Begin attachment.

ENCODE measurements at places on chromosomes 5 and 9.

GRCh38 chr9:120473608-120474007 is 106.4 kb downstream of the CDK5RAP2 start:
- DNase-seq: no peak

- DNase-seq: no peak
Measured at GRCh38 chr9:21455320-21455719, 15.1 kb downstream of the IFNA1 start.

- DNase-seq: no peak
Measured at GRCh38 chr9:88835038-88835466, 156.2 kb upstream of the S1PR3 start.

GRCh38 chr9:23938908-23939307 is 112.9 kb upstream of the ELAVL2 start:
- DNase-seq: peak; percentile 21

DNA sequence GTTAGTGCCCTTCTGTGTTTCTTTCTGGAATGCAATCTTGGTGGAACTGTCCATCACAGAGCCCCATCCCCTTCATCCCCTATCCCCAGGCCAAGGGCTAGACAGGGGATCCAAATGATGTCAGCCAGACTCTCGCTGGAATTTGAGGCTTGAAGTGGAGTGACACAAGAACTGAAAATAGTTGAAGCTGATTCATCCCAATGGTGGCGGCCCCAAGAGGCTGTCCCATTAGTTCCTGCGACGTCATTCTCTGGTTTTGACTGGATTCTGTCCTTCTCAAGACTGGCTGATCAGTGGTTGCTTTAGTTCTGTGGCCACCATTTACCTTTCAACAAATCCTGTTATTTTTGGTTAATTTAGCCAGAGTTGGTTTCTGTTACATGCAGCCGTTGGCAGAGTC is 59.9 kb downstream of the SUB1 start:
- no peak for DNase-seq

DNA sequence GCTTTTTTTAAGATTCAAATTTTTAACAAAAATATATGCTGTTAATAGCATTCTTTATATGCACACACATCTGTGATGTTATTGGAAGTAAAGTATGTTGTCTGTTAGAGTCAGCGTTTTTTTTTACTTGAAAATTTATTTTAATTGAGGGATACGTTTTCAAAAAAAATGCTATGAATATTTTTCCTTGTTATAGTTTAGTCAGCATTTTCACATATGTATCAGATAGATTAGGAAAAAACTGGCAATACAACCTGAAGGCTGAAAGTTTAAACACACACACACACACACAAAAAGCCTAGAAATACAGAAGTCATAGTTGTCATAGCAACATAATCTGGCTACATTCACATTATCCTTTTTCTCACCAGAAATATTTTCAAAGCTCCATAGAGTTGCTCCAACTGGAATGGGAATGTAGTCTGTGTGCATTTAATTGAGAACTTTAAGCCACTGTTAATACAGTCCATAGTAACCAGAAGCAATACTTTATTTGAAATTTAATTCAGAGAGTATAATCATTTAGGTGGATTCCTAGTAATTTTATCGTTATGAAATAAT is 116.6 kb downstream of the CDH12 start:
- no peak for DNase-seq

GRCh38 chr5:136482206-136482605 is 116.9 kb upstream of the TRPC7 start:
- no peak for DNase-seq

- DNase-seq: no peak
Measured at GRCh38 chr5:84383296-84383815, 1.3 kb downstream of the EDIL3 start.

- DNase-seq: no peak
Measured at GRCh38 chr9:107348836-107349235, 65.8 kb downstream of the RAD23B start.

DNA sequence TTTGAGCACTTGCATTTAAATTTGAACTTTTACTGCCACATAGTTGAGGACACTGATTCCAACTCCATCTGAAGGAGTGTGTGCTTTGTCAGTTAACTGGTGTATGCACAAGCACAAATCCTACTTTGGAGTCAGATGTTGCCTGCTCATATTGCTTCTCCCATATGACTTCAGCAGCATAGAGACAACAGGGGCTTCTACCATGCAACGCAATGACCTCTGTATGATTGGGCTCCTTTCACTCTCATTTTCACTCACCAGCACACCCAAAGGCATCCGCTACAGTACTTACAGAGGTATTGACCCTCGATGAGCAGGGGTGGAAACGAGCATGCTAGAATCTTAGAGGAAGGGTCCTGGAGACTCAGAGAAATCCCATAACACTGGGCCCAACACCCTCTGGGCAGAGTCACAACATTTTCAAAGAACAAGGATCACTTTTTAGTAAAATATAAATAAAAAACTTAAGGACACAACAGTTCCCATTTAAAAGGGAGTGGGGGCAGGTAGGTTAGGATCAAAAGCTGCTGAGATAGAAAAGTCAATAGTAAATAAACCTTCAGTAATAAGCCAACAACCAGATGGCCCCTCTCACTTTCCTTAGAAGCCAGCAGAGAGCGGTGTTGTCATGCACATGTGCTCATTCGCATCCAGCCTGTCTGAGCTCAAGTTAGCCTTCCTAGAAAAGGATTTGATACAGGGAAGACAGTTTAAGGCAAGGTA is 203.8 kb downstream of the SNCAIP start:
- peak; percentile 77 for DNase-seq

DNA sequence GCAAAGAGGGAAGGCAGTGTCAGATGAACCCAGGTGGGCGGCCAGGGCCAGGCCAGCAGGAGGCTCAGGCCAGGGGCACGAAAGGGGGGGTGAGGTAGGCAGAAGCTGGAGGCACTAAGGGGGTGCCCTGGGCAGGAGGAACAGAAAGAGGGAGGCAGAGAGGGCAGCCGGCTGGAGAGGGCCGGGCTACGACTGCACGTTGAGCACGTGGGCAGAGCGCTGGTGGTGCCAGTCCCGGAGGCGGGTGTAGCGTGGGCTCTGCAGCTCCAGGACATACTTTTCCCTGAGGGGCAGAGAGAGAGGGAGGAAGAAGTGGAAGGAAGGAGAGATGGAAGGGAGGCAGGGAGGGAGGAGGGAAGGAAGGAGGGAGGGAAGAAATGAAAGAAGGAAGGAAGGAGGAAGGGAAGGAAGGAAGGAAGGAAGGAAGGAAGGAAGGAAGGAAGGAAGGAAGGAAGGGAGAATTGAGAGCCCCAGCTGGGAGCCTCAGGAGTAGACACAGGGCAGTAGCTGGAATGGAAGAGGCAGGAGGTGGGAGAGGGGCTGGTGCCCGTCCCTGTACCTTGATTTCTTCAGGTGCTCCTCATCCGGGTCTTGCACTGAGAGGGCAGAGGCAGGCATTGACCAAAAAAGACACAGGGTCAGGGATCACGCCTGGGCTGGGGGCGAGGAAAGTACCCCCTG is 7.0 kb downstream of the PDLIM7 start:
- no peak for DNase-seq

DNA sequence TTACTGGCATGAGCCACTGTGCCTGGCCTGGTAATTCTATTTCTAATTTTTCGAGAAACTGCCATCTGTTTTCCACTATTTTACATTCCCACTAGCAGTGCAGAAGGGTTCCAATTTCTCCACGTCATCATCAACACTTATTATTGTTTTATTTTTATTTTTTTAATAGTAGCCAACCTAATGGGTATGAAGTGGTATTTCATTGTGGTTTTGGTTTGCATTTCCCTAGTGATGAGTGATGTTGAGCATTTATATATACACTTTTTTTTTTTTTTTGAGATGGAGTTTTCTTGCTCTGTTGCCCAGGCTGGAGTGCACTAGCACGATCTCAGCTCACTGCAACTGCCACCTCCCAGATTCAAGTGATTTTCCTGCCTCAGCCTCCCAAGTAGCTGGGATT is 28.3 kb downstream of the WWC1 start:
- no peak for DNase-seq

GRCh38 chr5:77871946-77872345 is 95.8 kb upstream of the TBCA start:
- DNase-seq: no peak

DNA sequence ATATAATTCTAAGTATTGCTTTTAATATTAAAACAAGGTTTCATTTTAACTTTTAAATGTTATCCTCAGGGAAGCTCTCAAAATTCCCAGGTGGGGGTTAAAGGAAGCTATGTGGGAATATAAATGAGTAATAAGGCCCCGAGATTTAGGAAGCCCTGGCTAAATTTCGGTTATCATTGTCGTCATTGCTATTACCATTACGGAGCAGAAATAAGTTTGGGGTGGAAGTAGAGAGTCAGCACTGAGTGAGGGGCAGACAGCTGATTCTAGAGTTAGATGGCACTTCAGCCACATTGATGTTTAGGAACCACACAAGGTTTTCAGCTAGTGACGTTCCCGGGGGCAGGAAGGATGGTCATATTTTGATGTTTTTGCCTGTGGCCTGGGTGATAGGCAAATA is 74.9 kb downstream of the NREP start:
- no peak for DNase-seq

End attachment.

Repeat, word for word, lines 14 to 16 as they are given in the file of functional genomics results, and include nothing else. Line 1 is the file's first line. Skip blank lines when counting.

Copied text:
GRCh38 chr5:136482206-136482605 is 116.9 kb upstream of the TRPC7 start:
- no peak for DNase-seq

- DNase-seq: no peak